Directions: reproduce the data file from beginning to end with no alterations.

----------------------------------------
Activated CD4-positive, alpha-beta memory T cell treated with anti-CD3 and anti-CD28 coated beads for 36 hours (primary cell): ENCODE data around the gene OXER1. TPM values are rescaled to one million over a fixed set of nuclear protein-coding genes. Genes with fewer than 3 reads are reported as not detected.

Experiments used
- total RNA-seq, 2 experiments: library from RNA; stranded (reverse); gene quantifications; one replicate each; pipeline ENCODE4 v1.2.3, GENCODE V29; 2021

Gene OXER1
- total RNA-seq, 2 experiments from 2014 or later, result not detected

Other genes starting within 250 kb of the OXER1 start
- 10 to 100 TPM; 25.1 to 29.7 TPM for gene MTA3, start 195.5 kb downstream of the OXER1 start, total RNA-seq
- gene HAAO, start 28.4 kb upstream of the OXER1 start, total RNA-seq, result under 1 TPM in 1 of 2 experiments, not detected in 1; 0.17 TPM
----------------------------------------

Activated CD4-positive, alpha-beta memory T cell treated with anti-CD3 and anti-CD28 coated beads for 36 hours (primary cell): ENCODE data around the gene OXER1. TPM values are rescaled to one million over a fixed set of nuclear protein-coding genes. Genes with fewer than 3 reads are reported as not detected.

Experiments used
- total RNA-seq, 2 experiments: library from RNA; stranded (reverse); gene quantifications; one replicate each; pipeline ENCODE4 v1.2.3, GENCODE V29; 2021

Gene OXER1
- total RNA-seq, 2 experiments from 2014 or later, result not detected

Other genes starting within 250 kb of the OXER1 start
- 10 to 100 TPM; 25.1 to 29.7 TPM for gene MTA3, start 195.5 kb downstream of the OXER1 start, total RNA-seq
- gene HAAO, start 28.4 kb upstream of the OXER1 start, total RNA-seq, result under 1 TPM in 1 of 2 experiments, not detected in 1; 0.17 TPM